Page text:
Charleston seeks annexation input

By LARRY C. BOWERS
Posted 9/15/19

Charleston City Commission members are still talking annexation, and took steps in a recent action to get non-residents involved.

This item is available in full to subscribers

Charleston seeks annexation input

Posted

Charleston City Commission members are still talking annexation, and took steps in a recent action to get non-residents involved.

Mayor Walter Goode and Commissioners Frankie McCartney and Donna McDermott have scheduled a 6 p.m. community meeting for Tuesday, Oct. 15, for non-residents who might be interested in being annexed into the city.

The north Bradley County municipality will be mailing out invitations to potential residents to attend the meeting in the STEM lab at Charleston Elementary School.

The invitation will include a short survey requesting comments on interest and concerns regarding annexation into the city.

It also emphasizes Charleston has one of the lowest tax rates in the state, and points out the advantages of city residency (garbage pick-up, regular police patrols in city neighborhoods, and the opportunity to be  a candidate in city elections).

The primary interest of city officials (for annexation) is the possible increase of the city's population.

Charleston currently has around 700 residents and commissioners would like to increase that number to above 1,000. This would greatly benefit Charleston's ability to apply for local, state and federal grants, which could improve the quality of life for all city residents.

According to information previously obtained from the Municipal Technical Advisory Service at the University of Tennessee, Charleston can place an annexation referendum on the city's 2020 election ballot, if there appears significant interest from residents. Approval would require a 51% vote.

Proposed target areas include Mustang Drive and the Maple Crest subdivision.

Other areas are being considered, but must be in Charleston's 20-Year Growth Plan. This includes possible annexation along Lauderdale Memorial Highway, from the city limits at Highway 11 (North Lee) to Interstate 75 to the west.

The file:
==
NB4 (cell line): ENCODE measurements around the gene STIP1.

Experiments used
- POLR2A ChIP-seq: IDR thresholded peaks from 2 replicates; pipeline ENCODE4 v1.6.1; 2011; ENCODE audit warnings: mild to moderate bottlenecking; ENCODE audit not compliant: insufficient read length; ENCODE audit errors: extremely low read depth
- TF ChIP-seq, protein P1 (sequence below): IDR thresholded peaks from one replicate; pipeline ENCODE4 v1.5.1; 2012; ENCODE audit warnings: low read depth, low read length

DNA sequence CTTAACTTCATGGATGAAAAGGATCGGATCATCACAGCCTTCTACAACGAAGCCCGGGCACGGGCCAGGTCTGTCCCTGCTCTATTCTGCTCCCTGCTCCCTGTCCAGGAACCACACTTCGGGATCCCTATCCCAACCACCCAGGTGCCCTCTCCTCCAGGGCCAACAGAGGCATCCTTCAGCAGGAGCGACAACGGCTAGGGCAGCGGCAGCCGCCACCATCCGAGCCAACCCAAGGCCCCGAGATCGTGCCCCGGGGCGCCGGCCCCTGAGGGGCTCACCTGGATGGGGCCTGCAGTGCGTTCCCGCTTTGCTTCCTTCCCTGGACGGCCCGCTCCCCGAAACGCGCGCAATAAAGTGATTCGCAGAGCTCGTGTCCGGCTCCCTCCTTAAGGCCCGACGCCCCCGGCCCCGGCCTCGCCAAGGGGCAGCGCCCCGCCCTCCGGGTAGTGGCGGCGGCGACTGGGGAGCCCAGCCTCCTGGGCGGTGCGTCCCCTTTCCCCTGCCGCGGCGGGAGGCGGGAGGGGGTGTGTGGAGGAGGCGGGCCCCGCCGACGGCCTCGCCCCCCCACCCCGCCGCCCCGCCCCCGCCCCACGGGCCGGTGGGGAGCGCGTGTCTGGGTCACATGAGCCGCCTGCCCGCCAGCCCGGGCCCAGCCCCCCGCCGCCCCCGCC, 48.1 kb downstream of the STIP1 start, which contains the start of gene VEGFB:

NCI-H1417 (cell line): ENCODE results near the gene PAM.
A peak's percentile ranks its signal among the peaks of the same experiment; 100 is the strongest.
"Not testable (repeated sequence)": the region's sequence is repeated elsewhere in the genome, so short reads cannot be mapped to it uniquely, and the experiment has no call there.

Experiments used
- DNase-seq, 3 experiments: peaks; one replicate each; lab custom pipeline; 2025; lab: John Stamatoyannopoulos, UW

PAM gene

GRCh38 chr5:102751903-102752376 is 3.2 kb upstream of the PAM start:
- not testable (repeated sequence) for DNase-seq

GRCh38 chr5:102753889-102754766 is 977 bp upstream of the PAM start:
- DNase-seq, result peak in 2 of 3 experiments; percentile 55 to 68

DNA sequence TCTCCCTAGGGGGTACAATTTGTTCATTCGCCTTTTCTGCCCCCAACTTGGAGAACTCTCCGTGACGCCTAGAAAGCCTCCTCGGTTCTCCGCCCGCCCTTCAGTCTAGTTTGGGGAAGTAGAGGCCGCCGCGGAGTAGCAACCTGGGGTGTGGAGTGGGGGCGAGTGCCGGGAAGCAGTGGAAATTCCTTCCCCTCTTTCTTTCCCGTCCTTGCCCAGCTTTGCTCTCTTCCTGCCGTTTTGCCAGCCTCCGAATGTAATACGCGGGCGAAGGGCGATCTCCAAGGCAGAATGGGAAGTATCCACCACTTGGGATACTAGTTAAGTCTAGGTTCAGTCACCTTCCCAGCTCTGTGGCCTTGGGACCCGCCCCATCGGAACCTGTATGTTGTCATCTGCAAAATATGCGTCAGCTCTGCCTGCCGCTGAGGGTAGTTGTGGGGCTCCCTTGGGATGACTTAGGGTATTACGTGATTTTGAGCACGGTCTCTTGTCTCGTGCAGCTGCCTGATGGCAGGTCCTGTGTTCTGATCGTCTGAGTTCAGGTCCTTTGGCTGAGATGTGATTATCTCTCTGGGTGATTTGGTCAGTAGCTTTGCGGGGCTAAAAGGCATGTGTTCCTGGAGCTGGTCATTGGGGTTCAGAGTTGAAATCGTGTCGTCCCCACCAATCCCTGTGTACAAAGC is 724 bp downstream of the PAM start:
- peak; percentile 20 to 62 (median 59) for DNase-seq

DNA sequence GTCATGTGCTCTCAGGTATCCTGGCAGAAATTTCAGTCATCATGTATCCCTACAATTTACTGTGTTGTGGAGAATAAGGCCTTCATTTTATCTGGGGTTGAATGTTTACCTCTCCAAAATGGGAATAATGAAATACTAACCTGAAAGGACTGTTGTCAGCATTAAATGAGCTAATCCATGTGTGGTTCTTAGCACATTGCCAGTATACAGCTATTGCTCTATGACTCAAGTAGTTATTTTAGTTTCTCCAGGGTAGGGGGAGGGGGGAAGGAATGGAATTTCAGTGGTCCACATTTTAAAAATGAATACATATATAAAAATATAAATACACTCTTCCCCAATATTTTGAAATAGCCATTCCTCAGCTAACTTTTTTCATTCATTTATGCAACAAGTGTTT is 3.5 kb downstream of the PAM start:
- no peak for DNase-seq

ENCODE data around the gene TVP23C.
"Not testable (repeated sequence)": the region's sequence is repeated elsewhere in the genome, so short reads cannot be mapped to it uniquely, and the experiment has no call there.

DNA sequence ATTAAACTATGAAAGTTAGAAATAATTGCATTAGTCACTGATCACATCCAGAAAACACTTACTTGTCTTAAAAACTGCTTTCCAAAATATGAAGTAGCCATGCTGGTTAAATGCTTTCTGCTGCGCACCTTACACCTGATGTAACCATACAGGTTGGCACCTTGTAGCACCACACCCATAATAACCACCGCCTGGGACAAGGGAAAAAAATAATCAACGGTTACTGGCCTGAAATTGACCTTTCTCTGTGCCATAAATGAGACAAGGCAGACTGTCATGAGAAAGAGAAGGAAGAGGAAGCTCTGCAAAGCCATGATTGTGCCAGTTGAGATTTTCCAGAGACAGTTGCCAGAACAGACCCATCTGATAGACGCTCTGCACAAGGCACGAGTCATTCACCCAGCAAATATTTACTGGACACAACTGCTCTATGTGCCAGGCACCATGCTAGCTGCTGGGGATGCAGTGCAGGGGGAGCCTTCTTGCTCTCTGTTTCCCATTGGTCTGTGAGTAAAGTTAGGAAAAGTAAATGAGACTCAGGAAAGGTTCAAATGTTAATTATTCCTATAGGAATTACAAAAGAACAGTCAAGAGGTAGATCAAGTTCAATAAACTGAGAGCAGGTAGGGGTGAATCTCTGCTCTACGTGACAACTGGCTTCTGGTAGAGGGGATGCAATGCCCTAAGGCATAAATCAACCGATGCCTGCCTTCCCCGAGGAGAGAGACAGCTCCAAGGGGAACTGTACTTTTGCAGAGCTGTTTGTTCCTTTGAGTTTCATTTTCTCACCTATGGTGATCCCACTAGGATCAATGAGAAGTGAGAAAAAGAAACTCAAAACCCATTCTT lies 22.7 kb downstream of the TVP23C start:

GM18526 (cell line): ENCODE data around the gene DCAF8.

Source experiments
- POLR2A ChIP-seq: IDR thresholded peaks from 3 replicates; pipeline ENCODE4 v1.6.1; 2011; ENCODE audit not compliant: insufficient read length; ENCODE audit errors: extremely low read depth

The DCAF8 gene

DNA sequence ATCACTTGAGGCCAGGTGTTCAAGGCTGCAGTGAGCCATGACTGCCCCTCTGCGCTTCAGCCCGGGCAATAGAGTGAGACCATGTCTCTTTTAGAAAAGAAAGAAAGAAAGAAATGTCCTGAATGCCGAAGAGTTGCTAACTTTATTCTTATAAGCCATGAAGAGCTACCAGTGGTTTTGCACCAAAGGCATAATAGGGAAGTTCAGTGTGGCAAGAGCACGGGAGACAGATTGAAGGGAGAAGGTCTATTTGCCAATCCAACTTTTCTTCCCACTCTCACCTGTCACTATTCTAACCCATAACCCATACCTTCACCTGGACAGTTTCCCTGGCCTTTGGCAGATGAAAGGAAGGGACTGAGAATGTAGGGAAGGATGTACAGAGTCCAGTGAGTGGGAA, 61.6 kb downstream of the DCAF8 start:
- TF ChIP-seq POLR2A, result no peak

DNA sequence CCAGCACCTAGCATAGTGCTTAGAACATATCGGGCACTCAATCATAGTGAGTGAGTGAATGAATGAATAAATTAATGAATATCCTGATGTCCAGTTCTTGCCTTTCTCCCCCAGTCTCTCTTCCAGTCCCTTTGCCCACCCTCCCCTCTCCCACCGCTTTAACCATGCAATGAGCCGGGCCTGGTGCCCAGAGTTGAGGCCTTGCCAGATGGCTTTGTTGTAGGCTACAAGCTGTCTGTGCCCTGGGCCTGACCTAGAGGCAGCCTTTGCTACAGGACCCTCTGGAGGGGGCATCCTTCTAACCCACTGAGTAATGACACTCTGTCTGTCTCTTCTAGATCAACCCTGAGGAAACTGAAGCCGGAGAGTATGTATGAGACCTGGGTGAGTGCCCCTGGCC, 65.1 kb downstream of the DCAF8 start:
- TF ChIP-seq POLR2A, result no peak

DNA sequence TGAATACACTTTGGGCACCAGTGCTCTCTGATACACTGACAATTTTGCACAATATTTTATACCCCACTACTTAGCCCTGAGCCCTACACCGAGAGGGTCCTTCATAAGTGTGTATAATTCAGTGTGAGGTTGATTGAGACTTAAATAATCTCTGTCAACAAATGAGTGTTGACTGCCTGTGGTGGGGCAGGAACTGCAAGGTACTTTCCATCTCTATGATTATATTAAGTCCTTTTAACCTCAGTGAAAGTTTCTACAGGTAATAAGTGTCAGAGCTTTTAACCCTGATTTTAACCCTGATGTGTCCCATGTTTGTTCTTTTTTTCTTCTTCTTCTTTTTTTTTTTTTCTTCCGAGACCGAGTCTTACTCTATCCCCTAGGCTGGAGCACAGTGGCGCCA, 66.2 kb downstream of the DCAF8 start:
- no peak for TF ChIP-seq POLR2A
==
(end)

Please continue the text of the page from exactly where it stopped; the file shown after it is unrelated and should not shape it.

The Oct. 15 meeting is expected to shed some light on annexation interest in these adjacent neighborhoods.

In other city business:

• Commissioners discussed the possibility of applying for a Bradley County HCI grant this year, but officials will be pushed to meet a Sept. 30 deadline.

McCartney has been talking to county authorities about available grant money, saying more than $114,000 is available for health, wellness and quality of life projects.

McCartney first inquired about the grants as he was pursuing information on possible grant money for a small Charleston library, suggested by Bradley County Commissioner Thomas Crye and state Rep. Dan Howell.

McCartney said he has since changed direction. He now feels the funds would better benefit the city on other projects, and he favors improvements to Charleston's Hoyt Berry Park.

"A library is probably out of our reach, at the moment," he said.

He also plans to compile a request for an HCI grant, with approval from McDermott and Goode. "I'll give it all I've got," he emphasized.

 • Street Superintendent Melvin Graham and his maintenance department have placed a new  tetherball in Hoyt Berry Park. A previous recreational tether ball had been stolen.

Graham and his staff have also installed rumble strips on Waters and Railroad streets.

• Goode continues to support  an increase in the city's business tax, but City Recorder Janet Newport said the city must first confer with the state.

• Commissioners approved the expense of $600 for art supplies for the painting of a mural on the pavilion in the city park.

The proposed artwork was designed by two Charleston Elementary students, and they will be recognized with a small monetary reward at October's Commission meeting.

• Commissioners are reviewing a request from the Bradley County Road Department to locate an 18-by-24 building in Charleston as a salt shelter. A location is being determined.

• The Commission will also begin a series of meetings with department heads in October.

The first meeting will be with Police Chief Johnny Stokes, and his two officers, at 5 p.m. on Oct. 8, prior to a 6 p.m. Commission session.

Comments

No comments on this story | Please log in to comment by clicking here
Please log in or register to add your comment

X

Print subscribers have FREE access to clevelandbanner.com by registering HERE

Non-subscribers have limited monthly access to local stories, but have options to subscribe to print, web or electronic editions by clicking HERE

We are sorry but you have reached the maximum number of free local stories for this month. If you have a website account here, please click HERE to log in for continued access.

If you are a print subscriber but do not have an account here, click HERE to create a website account to gain unlimited free access.

Non-subscribers may gain access by subscribing to any of our print or electronic subscriptions HERE